Ethiopia says Addis explosives came from Eritrea
ADDIS ABABA, Mar 12 (Reuters) Ethiopia said today explosives used in a series of attacks in Addis Ababa last week were smuggled from Eritrea and Eritrean-backed ''terrorists'' were behind the blasts.
''Investigation on types and makes of explosives used in recent terrorist attempts confirmed that most of the explosions were carried out using a grenade known as C-4'', said a police statement reported by state-run Ethiopian News Agency.
''Such type of grenades cannot be possessed by individuals and there are indisputable evidences that the grenades were smuggled into the country from Eritrea,'' it added.
Three explosions rocked Addis Ababa on Tuesday, wounding four people. There was no clear indication who was behind the attacks, which were similar to explosions in January that targeted public buildings and hotels in the Ethiopian capital.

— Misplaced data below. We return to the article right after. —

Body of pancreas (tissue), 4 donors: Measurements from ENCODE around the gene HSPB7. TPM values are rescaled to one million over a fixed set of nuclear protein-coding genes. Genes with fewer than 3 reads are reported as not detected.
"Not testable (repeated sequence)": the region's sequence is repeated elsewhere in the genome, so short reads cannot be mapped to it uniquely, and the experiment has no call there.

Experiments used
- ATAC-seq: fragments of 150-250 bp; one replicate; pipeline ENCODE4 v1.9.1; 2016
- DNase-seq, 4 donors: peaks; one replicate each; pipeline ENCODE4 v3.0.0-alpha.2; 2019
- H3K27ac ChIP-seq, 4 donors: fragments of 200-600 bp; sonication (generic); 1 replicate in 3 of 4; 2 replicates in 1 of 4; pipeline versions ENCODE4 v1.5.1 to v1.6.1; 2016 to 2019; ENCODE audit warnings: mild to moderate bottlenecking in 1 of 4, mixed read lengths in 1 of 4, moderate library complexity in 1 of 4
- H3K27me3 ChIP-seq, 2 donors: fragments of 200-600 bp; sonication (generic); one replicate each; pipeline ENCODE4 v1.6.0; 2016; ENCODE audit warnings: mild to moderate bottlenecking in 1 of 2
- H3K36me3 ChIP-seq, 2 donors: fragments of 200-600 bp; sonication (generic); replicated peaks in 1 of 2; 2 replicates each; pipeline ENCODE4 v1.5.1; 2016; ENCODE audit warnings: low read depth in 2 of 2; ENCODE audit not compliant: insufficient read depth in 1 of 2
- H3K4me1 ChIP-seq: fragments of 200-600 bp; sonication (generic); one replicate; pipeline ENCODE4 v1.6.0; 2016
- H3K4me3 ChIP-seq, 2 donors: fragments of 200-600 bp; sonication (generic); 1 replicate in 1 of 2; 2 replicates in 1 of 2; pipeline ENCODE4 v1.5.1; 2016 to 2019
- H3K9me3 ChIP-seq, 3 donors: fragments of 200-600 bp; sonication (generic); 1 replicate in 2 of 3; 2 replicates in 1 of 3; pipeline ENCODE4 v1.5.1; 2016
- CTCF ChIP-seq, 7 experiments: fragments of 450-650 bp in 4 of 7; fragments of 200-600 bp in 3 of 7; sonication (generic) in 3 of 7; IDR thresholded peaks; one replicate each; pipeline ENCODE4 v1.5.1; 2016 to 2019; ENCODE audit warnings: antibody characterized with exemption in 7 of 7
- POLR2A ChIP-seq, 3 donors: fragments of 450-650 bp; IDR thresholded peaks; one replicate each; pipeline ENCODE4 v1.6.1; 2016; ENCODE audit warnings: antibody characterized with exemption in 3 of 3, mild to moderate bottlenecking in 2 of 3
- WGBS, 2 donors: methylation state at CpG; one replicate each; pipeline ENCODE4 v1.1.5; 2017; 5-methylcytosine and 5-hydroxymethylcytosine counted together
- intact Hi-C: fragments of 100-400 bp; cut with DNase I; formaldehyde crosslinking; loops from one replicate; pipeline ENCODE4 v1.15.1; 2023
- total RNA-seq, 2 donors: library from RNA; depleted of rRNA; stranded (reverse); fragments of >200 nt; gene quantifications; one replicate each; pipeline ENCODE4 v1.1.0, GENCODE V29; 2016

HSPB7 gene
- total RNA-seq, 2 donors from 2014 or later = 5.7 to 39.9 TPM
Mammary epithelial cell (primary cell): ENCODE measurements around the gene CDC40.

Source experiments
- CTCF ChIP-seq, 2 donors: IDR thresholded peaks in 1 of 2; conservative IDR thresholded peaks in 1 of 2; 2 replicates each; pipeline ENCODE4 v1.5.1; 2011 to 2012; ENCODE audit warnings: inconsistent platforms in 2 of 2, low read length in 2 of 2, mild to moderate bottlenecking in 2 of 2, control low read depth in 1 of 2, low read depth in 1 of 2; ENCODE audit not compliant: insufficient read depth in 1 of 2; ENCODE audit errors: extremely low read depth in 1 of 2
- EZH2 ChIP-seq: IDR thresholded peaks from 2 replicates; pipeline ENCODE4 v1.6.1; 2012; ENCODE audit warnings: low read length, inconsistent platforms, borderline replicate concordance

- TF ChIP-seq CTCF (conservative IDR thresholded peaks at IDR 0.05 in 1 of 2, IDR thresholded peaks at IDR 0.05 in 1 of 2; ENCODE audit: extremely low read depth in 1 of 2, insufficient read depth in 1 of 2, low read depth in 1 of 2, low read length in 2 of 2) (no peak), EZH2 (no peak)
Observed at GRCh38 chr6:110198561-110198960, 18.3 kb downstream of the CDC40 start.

The police statement said its investigation had shown ''terrorists backed by Sha'abea (the Eritrean government) such as the Oromo Liberation Front (OLF) and other traitors were behind the terrorist plots perpetrated in the city during recent days''.
The OLF is an opposition group fighting for independence in southwestern Ethiopia.
The statement said the blasts were intended to cause fear and cripple Ethiopia's development and democratisation process.
The first explosion on Tuesday hit the Lalibella restaurant in front of the national stadium, badly damaging the structure.
The second destroyed a bookshop near the Mercato open-air market.
A third blast occurred outside the gate of a hotel and tourism training centre, south of the stadium.
Tension between Ethiopia and Eritrea has been high since the end of a 1998-2000 war, which cost 70,000 lives, because the border between the Horn of Africa neighbours has not been fully demarcated.
REUTERS CH BS1701